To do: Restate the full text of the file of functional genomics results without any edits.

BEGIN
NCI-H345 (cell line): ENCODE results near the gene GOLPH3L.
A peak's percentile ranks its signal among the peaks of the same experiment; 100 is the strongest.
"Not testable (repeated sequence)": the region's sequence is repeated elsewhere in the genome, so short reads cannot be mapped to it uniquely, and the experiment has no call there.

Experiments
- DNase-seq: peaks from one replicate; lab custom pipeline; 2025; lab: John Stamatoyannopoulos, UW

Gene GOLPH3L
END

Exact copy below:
NCI-H345 (cell line): ENCODE results near the gene GOLPH3L.
A peak's percentile ranks its signal among the peaks of the same experiment; 100 is the strongest.
"Not testable (repeated sequence)": the region's sequence is repeated elsewhere in the genome, so short reads cannot be mapped to it uniquely, and the experiment has no call there.

Experiments
- DNase-seq: peaks from one replicate; lab custom pipeline; 2025; lab: John Stamatoyannopoulos, UW

Gene GOLPH3L